I didn't think it was possible for me to feel sorrier for F. Scott Fitzgerald, but I was wrong. This jewel of a novel depicts his last few years, as he struggles toward oblivion in Hollywood, working on a string of mediocre scripts for unappreciative filmmakers. I've never read a lengthy biography of Fitzgerald, so I don't know how many details here are pulled from life and how many are added by O'Nan -- this is a novel, after all, not a strict biography. I would assume that the bones are real, and O'Nan has simply given them flesh and motion.
The bones, then, are these: The Great Depression is on, and Scott's beloved wife, Zelda, is descending into hereditary madness. She's living at a mental hospital near Asheville, NC (not far from the Biltmore, if you've heard of that). Their daughter, Scottie, is off at prep school. Scott himself moves to Hollywood to earn money by writing screenplays. He's trying to pay for Zelda's care and Scottie's schooling, plus pay off debts he incurred with the Roaring Twenties lifestyle he and Zelda were famous for. In Hollywood, he meets a younger woman, a society columnist, and has a tempestuous affair with her. He lives next to Humphrey Bogart for a while, and I think the scenes with Bogie were my favorites, as O'Nan captured his speech rhythms beautifully. Anyway, Scott works on his last novel and tries to make a go of screenwriting, and eventually dies a dissipated, middle-aged shadow of his youthful self.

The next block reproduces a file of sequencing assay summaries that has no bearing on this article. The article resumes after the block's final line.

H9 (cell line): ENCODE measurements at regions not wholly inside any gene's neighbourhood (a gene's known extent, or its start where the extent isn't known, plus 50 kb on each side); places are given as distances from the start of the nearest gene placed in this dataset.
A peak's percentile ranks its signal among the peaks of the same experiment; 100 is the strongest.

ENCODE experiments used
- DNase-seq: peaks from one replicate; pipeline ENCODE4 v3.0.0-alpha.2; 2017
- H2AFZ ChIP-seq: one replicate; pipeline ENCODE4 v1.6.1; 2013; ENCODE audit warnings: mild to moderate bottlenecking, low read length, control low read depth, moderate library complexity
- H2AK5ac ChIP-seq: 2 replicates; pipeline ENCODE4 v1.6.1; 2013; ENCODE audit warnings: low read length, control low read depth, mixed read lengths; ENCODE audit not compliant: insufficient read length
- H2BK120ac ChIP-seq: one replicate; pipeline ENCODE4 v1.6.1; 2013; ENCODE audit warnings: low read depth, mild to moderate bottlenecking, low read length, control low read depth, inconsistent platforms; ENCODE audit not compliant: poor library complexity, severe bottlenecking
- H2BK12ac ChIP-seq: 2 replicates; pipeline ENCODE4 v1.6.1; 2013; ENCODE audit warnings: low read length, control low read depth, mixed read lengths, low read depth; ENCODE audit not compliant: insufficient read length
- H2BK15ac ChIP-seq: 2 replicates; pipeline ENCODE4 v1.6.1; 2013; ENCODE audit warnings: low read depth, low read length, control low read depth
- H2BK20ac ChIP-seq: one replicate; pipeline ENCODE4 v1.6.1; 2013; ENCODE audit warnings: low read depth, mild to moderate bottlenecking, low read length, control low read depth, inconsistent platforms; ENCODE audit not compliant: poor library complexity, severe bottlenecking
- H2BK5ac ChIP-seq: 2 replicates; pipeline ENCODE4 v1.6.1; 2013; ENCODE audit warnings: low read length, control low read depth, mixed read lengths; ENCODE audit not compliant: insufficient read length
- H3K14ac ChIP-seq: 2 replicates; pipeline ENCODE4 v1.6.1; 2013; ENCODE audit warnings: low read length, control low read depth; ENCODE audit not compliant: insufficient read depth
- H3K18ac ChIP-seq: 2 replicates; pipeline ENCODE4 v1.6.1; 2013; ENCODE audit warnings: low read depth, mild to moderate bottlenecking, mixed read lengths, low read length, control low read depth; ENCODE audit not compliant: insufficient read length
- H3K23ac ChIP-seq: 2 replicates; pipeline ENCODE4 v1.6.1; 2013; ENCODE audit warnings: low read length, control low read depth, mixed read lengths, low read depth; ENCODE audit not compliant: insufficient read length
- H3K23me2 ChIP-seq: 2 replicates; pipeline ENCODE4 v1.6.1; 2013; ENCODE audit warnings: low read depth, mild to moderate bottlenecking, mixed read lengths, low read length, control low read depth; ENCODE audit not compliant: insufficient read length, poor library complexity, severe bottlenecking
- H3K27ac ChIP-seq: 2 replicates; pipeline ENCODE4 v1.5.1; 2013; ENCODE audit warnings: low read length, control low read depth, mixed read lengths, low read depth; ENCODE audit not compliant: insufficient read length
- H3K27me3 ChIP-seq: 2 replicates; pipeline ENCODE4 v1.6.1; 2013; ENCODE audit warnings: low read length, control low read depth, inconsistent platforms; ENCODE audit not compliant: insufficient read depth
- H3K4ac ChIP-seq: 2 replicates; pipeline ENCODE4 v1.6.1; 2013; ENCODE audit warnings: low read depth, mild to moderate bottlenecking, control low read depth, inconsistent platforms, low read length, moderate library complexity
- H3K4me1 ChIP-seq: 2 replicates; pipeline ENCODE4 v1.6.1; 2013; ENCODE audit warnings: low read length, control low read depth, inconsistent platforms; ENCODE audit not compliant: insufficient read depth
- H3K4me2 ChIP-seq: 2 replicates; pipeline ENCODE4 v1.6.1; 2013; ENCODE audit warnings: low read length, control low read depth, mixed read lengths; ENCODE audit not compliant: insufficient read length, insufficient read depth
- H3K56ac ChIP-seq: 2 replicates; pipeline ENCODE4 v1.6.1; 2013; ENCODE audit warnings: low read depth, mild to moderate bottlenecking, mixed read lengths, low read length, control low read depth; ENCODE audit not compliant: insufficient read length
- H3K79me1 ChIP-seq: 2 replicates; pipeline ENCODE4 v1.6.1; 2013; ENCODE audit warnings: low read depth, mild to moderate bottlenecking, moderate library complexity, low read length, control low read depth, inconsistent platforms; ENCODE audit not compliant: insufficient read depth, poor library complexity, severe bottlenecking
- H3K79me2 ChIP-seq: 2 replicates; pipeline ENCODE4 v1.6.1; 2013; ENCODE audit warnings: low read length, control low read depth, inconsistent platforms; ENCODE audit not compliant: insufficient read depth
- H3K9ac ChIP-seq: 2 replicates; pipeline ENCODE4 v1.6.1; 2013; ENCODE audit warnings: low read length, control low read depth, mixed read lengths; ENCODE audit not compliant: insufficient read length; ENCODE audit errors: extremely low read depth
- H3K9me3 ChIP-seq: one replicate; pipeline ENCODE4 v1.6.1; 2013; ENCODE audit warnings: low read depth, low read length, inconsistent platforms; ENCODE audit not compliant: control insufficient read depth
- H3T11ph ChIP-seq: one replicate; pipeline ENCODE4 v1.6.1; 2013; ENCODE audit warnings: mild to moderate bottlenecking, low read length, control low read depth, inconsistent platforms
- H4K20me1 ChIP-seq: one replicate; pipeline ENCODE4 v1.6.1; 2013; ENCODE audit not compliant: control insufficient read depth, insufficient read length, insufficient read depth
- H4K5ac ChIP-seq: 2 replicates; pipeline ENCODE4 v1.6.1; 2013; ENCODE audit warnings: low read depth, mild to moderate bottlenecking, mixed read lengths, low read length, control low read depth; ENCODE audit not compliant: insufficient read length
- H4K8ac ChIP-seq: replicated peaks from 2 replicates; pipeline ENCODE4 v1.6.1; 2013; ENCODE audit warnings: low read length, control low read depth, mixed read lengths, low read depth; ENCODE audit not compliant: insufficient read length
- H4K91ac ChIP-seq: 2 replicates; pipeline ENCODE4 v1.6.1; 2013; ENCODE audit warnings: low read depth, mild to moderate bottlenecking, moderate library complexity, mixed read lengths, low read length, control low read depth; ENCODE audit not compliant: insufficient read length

O'Nan takes this bleak story and crafts it into a cautionary tale of what happens when talent gets wasted and opportunities get squandered. But more than that, he makes all the major characters heartbreakingly sympathetic. Scott, Zelda, Scottie, even the new girlfriend Sheila -- I cared about all of them by the end, and didn't want the looming tragedy of Scott's death to befall them.
But then, when Scott did die, it wasn't depressing at all. His death felt inevitable, but not tragic. Not quite the emotional outcome I was expecting. Huh.
Obviously, there's a lot of unsavory stuff going on in this novel. Marital infidelity and alcoholism are the biggies, and the story as a whole is not what I'd term "nice." There's very little bad language, which surprised me. Oh, and of course Ernest Hemingway is here, angry and bitter and sometimes downright mean. Nothing unexpected, I must admit. I love the way both Hemingway and Fitzgerald wrote, but they themselves were less than admirable people.
Particularly Good Bits:
There were years like phantoms, like fog. Often he wondered if certain memories of his had really taken place (p. 28).
He was a writer -- all he wanted from this world were the makings of another truer to his heart (p. 53).
He was over at Universal, adapting his last play, a task Scott imagined was like slowly poisoning your own child (p. 74).
If he'd ever belonged anywhere, those places were long gone, the happiness he recalled there as fleeting as the seasons (p. 208).
For years her dabbling had struck him as slapdash and glib, lacking the discipline of the professional. Now he envied her simple love of creation. He'd written too much for money (p. 247).
If This was a Movie, I Would Rate It: R for adult dialog and sexual situations.